Try to make a point of adding garlic to at least two of your meals per day and see what your fasting glucose numbers are after one week. To increase your chances of seeing significant improvement, try to include low glycemic index foods as often as possible. Low-GI carbohydrates are filling and should have little impact on your blood sugar.

If you prefer, you can buy garlic supplements (most of them are very affordable) and follow a similar regimen. After two weeks, you should see some improvements, even if they are minor.

Key Takeaways

Both fresh garlic and garlic supplements can help support your overall health and healthy blood sugar levels. Garlic may help increase insulin sensitivity and promote metabolic health. 

To enhance the benefits of fresh garlic and dial back the sharp taste, crush or mince some garlic and let it rest exposed to air for ten minutes.

If you hate the taste of garlic, a supplement may be a good option. Try to find one with aged garlic extract in the formula, as aged garlic tends to offer the best results based on bloodwork.

Garlic supplements should not be consumed if you regularly take blood-thinning medication or have surgery. Always talk to your doctor before starting a new supplement.

<p class="pro-tip"><strong>Learn more about </strong><a href="/blog/cgm-data-weight-loss">Using CGM Data to Crack the Weight Loss Code</a></p>

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Topics discussed in this article:


  1. Rivlin, R. S. (2001). Historical Perspective on the Use of Garlic. The Journal of Nutrition, 131(3), 951S-954S.
  2. Hou, L., Liu, Y., & Zhang, Y. (2015). Garlic intake lowers fasting blood glucose: meta-analysis of randomized controlled trials. Asia Pacific Journal of Clinical Nutrition, 24(4), 575–582.
  3. Choudhary, P. R., Jani, R. D., & Sharma, M. S. (2017). Effect of Raw Crushed Garlic (Allium sativumL.) on Components of Metabolic Syndrome. Journal of Dietary Supplements, 15(4), 499–506.
  4. Shang, A., Cao, S. Y., Xu, X. Y., Gan, R. Y., Tang, G. Y., Corke, H., Mavumengwana, V., & Li, H. B. (2019). Bioactive Compounds and Biological Functions of Garlic (Allium sativum L.). Foods (Basel, Switzerland), 8(7), 246.
  5. USDA FoodData Central. (n.d.). Retrieved from
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  7. Lawson, L. D., & Hunsaker, S. M. (2018). Allicin Bioavailability and Bioequivalence from Garlic Supplements and Garlic Foods. Nutrients, 10(7), 812.
  8. Oommen, S., Anto, R. J., Srinivas, G., & Karunagaran, D. (2004). Allicin (from garlic) induces caspase-mediated apoptosis in cancer cells. European journal of pharmacology, 485(1-3), 97–103.
  9. Sarvizadeh, M., Hasanpour, O., Naderi Ghale-Noie, Z., Mollazadeh, S., Rezaei, M., Pourghadamyari, H., Masoud Khooy, M., Aschner, M., Khan, H., Rezaei, N., Shojaie, L., & Mirzaei, H. (2021). Allicin and Digestive System Cancers: From Chemical Structure to Its Therapeutic Opportunities. Frontiers in oncology, 11, 650256.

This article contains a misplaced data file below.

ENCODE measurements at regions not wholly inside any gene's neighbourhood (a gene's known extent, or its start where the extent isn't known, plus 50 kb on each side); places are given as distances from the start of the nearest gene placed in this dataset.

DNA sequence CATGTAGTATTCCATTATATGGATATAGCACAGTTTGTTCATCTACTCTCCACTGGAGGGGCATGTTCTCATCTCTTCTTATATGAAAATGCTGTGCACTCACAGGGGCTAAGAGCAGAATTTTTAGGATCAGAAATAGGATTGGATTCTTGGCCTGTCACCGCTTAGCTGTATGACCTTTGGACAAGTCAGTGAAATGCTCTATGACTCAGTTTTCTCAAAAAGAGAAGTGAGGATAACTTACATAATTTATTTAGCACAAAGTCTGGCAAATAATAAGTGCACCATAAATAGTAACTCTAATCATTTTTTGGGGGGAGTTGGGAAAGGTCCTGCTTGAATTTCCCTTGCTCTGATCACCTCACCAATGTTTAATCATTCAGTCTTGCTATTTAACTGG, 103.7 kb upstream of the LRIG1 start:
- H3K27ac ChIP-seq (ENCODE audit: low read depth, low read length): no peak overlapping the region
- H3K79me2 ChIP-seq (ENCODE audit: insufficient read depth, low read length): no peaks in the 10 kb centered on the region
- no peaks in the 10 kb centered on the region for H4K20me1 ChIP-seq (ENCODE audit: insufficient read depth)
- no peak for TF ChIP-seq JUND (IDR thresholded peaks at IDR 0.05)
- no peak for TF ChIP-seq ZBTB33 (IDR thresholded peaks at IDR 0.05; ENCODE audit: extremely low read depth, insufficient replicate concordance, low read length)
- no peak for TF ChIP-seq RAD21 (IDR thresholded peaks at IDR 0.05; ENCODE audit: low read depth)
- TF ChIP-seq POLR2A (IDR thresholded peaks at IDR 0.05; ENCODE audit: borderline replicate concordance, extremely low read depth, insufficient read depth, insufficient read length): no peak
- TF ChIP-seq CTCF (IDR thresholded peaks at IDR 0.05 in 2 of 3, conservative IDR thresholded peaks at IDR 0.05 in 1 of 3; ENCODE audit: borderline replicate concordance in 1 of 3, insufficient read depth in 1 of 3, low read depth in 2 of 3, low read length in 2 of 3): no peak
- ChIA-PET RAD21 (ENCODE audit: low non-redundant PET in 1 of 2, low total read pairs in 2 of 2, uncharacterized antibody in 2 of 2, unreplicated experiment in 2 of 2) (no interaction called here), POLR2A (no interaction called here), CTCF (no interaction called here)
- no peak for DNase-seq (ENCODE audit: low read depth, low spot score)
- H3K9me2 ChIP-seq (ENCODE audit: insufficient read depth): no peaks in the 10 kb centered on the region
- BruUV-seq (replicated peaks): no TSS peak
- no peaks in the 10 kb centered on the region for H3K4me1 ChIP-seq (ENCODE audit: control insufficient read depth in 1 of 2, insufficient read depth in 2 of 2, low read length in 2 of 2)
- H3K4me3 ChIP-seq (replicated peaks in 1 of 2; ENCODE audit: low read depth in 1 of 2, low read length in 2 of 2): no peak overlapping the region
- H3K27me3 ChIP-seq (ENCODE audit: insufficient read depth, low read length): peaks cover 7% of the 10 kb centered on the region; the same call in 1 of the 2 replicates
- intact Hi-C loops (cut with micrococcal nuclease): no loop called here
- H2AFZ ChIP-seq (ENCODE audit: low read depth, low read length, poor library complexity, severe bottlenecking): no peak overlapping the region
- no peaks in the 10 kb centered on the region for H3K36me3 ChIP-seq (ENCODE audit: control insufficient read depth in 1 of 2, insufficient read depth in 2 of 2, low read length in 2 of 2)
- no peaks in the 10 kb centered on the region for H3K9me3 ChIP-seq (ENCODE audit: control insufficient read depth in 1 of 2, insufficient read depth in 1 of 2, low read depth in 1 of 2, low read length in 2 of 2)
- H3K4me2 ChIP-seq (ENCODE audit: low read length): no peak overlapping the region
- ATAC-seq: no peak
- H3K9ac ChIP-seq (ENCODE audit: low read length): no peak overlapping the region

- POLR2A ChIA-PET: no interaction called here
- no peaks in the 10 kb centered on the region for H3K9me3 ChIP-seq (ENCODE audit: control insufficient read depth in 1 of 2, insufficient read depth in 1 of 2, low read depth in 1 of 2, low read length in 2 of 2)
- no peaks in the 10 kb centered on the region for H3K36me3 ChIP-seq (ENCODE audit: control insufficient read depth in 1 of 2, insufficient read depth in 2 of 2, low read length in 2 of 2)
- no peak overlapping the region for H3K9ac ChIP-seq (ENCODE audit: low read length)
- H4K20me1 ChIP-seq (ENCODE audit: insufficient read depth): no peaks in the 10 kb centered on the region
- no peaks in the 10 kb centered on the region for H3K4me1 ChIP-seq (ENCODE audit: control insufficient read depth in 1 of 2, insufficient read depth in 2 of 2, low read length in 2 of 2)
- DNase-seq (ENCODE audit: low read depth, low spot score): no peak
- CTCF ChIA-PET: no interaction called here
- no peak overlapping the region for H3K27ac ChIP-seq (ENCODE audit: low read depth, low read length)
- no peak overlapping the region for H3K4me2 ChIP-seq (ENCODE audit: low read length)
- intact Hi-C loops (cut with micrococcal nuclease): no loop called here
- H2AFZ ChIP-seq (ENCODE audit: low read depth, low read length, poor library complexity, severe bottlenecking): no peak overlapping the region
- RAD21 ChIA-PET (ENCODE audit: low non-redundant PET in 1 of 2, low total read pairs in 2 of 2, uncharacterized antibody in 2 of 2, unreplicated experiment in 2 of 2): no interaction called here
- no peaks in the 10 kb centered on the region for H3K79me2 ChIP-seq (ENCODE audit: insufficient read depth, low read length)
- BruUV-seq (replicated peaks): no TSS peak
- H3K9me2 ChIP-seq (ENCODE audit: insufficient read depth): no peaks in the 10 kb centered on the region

10. Ankri, S., & Mirelman, D. (1999). Antimicrobial properties of allicin from garlic. Microbes and infection, 1(2), 125–129.
  11. Bhatwalkar, S.B., Mondal, R., Krishna, S.B.N., Adam, J.K., Govender, P., & Anupam, R. (2021) Antibacterial Properties of Organosulfur Compounds of Garlic (Allium sativum). Frontiers in Microbiology, 12:613088.
  12. Dennett, MPH, RDN, CD, C. (2016, May). Key Ingredients of the Mediterranean Diet — The Nutritious Sum of Delicious Parts - Today’s Dietitian Magazine. Key Ingredients of the Mediterranean Diet — The Nutritious Sum of Delicious Parts. Retrieved July 2022, from
  13. Tsigalou, C., Konstantinidis, T., Paraschaki, A., Stavropoulou, E., Voidarou, C., & Bezirtzoglou, E. (2020). Mediterranean Diet as a Tool to Combat Inflammation and Chronic Diseases. An Overview. Biomedicines, 8(7), 201.
  14. Bardisi, B. M., Halawani, A. K. H., Halawani, H. K. H., Alharbi, A. H., Turkostany, N. S., Alrehaili, T. S., Radin, A. A., & Alkhuzea, N. M. (2018). Efficiency of diet change in irritable bowel syndrome. Journal of family medicine and primary care, 7(5), 946–951.
  15. Ried, K., Travica, N., & Sali, A. (2016). The effect of aged garlic extract on blood pressure and other cardiovascular risk factors in uncontrolled hypertensives: the AGE at Heart trial. Integrated blood pressure control, 9, 9–21.
  16. Wang, J., Zhang, X., Lan, H., & Wang, W. (2017). Effect of garlic supplement in the management of type 2 diabetes mellitus (T2DM): a meta-analysis of randomized controlled trials. Food & Nutrition Research, 61(1), 1377571.
  17. Sangouni, A. A., Mohammad Hosseini Azar, M. R., & Alizadeh, M. (2020). Effects of garlic powder supplementation on insulin resistance, oxidative stress, and body composition in patients with non-alcoholic fatty liver disease: A randomized controlled clinical trial. Complementary therapies in medicine, 51, 102428.
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About the author

Julia Zakrzewski is a Registered Dietitian and nutrition writer. She has a background in primary care, clinical nutrition, and nutrition education. She has been practicing dietetics for four years.